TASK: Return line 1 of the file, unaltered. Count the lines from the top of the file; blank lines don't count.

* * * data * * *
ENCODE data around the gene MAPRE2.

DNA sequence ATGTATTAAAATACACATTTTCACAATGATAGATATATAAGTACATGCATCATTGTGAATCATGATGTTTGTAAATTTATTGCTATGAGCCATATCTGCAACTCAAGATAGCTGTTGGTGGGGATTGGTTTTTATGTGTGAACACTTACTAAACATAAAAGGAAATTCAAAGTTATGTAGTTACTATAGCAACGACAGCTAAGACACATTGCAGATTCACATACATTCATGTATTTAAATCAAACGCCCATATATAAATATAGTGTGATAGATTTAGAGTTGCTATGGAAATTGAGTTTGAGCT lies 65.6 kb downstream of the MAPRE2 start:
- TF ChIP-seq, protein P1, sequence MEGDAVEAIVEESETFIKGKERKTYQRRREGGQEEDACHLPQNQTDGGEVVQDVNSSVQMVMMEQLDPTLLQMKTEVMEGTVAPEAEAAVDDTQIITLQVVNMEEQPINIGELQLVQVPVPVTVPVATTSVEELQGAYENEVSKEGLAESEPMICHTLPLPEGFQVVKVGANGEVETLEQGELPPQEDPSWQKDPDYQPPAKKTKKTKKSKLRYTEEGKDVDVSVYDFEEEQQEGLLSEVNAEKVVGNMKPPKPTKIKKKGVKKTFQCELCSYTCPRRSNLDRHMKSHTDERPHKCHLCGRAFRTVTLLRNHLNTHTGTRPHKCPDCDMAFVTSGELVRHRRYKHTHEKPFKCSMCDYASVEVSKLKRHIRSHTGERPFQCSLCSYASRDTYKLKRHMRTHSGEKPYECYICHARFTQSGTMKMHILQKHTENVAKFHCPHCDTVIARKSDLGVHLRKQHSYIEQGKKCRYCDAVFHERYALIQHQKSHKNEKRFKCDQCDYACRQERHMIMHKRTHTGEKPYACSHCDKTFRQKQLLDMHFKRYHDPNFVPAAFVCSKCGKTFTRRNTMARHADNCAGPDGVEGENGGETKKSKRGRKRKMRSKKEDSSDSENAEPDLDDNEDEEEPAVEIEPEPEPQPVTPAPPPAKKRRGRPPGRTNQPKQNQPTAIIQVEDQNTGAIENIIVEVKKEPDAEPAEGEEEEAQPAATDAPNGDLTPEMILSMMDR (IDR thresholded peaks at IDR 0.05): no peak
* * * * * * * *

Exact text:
ENCODE data around the gene MAPRE2.